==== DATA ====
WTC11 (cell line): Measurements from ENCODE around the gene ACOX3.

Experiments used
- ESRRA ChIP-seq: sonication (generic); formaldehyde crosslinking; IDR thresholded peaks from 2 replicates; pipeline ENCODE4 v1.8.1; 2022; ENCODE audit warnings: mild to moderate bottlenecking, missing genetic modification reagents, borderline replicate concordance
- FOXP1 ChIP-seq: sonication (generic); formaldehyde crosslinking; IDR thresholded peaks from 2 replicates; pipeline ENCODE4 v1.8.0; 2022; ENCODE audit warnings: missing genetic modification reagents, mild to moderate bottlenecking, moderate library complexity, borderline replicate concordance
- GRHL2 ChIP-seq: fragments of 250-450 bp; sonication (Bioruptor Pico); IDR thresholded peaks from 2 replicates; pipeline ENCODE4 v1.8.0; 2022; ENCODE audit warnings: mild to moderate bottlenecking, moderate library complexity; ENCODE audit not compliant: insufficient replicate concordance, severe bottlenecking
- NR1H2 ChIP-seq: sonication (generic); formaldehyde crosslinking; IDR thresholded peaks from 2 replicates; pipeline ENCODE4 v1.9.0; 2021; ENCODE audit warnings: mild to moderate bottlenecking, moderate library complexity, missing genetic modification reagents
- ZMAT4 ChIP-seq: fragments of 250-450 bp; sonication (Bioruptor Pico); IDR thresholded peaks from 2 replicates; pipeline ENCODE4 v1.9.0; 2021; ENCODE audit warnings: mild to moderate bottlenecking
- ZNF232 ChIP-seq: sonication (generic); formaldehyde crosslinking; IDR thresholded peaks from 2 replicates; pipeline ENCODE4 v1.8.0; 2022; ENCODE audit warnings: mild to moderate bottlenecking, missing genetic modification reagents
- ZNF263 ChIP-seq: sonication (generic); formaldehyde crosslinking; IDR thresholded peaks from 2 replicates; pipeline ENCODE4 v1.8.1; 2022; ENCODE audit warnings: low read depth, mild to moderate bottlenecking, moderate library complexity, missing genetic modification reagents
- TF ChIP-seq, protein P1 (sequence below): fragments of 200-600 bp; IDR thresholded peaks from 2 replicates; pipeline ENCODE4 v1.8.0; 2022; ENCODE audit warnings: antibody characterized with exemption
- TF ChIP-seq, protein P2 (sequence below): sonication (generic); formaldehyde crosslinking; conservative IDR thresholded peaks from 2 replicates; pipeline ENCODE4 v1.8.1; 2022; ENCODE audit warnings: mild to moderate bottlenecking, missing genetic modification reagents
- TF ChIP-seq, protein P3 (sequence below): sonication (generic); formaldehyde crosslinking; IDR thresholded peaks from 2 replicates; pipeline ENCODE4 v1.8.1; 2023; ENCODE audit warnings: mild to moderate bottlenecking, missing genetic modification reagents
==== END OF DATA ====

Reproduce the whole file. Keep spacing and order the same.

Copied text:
WTC11 (cell line): Measurements from ENCODE around the gene ACOX3.

Experiments used
- ESRRA ChIP-seq: sonication (generic); formaldehyde crosslinking; IDR thresholded peaks from 2 replicates; pipeline ENCODE4 v1.8.1; 2022; ENCODE audit warnings: mild to moderate bottlenecking, missing genetic modification reagents, borderline replicate concordance
- FOXP1 ChIP-seq: sonication (generic); formaldehyde crosslinking; IDR thresholded peaks from 2 replicates; pipeline ENCODE4 v1.8.0; 2022; ENCODE audit warnings: missing genetic modification reagents, mild to moderate bottlenecking, moderate library complexity, borderline replicate concordance
- GRHL2 ChIP-seq: fragments of 250-450 bp; sonication (Bioruptor Pico); IDR thresholded peaks from 2 replicates; pipeline ENCODE4 v1.8.0; 2022; ENCODE audit warnings: mild to moderate bottlenecking, moderate library complexity; ENCODE audit not compliant: insufficient replicate concordance, severe bottlenecking
- NR1H2 ChIP-seq: sonication (generic); formaldehyde crosslinking; IDR thresholded peaks from 2 replicates; pipeline ENCODE4 v1.9.0; 2021; ENCODE audit warnings: mild to moderate bottlenecking, moderate library complexity, missing genetic modification reagents
- ZMAT4 ChIP-seq: fragments of 250-450 bp; sonication (Bioruptor Pico); IDR thresholded peaks from 2 replicates; pipeline ENCODE4 v1.9.0; 2021; ENCODE audit warnings: mild to moderate bottlenecking
- ZNF232 ChIP-seq: sonication (generic); formaldehyde crosslinking; IDR thresholded peaks from 2 replicates; pipeline ENCODE4 v1.8.0; 2022; ENCODE audit warnings: mild to moderate bottlenecking, missing genetic modification reagents
- ZNF263 ChIP-seq: sonication (generic); formaldehyde crosslinking; IDR thresholded peaks from 2 replicates; pipeline ENCODE4 v1.8.1; 2022; ENCODE audit warnings: low read depth, mild to moderate bottlenecking, moderate library complexity, missing genetic modification reagents
- TF ChIP-seq, protein P1 (sequence below): fragments of 200-600 bp; IDR thresholded peaks from 2 replicates; pipeline ENCODE4 v1.8.0; 2022; ENCODE audit warnings: antibody characterized with exemption
- TF ChIP-seq, protein P2 (sequence below): sonication (generic); formaldehyde crosslinking; conservative IDR thresholded peaks from 2 replicates; pipeline ENCODE4 v1.8.1; 2022; ENCODE audit warnings: mild to moderate bottlenecking, missing genetic modification reagents
- TF ChIP-seq, protein P3 (sequence below): sonication (generic); formaldehyde crosslinking; IDR thresholded peaks from 2 replicates; pipeline ENCODE4 v1.8.1; 2023; ENCODE audit warnings: mild to moderate bottlenecking, missing genetic modification reagents